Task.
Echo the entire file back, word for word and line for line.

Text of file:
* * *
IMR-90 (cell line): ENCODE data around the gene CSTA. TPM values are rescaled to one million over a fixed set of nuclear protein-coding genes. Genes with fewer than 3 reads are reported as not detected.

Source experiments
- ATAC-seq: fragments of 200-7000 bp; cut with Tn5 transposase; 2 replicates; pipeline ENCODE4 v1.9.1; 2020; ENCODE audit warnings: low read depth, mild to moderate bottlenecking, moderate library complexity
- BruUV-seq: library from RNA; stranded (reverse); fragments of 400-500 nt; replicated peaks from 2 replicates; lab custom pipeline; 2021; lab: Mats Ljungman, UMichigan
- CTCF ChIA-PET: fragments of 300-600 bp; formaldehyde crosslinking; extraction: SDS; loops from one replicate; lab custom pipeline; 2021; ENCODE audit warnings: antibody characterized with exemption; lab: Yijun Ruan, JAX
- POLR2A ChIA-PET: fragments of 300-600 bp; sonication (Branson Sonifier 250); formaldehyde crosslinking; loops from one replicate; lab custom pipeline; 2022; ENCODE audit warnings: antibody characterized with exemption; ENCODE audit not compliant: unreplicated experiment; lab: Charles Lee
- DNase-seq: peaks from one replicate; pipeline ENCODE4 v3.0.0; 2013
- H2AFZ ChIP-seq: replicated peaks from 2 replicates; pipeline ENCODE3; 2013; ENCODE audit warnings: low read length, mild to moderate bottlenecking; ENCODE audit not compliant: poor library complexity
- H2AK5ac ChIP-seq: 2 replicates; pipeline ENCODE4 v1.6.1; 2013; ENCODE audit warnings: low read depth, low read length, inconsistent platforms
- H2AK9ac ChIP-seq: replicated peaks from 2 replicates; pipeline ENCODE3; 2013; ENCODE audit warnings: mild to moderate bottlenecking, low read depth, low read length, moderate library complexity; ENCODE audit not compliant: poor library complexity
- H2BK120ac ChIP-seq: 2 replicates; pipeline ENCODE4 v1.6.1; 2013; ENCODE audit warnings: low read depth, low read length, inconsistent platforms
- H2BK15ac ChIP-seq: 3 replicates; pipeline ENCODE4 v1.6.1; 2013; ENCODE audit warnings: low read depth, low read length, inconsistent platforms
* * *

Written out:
IMR-90 (cell line): ENCODE data around the gene CSTA. TPM values are rescaled to one million over a fixed set of nuclear protein-coding genes. Genes with fewer than 3 reads are reported as not detected.

Source experiments
- ATAC-seq: fragments of 200-7000 bp; cut with Tn5 transposase; 2 replicates; pipeline ENCODE4 v1.9.1; 2020; ENCODE audit warnings: low read depth, mild to moderate bottlenecking, moderate library complexity
- BruUV-seq: library from RNA; stranded (reverse); fragments of 400-500 nt; replicated peaks from 2 replicates; lab custom pipeline; 2021; lab: Mats Ljungman, UMichigan
- CTCF ChIA-PET: fragments of 300-600 bp; formaldehyde crosslinking; extraction: SDS; loops from one replicate; lab custom pipeline; 2021; ENCODE audit warnings: antibody characterized with exemption; lab: Yijun Ruan, JAX
- POLR2A ChIA-PET: fragments of 300-600 bp; sonication (Branson Sonifier 250); formaldehyde crosslinking; loops from one replicate; lab custom pipeline; 2022; ENCODE audit warnings: antibody characterized with exemption; ENCODE audit not compliant: unreplicated experiment; lab: Charles Lee
- DNase-seq: peaks from one replicate; pipeline ENCODE4 v3.0.0; 2013
- H2AFZ ChIP-seq: replicated peaks from 2 replicates; pipeline ENCODE3; 2013; ENCODE audit warnings: low read length, mild to moderate bottlenecking; ENCODE audit not compliant: poor library complexity
- H2AK5ac ChIP-seq: 2 replicates; pipeline ENCODE4 v1.6.1; 2013; ENCODE audit warnings: low read depth, low read length, inconsistent platforms
- H2AK9ac ChIP-seq: replicated peaks from 2 replicates; pipeline ENCODE3; 2013; ENCODE audit warnings: mild to moderate bottlenecking, low read depth, low read length, moderate library complexity; ENCODE audit not compliant: poor library complexity
- H2BK120ac ChIP-seq: 2 replicates; pipeline ENCODE4 v1.6.1; 2013; ENCODE audit warnings: low read depth, low read length, inconsistent platforms
- H2BK15ac ChIP-seq: 3 replicates; pipeline ENCODE4 v1.6.1; 2013; ENCODE audit warnings: low read depth, low read length, inconsistent platforms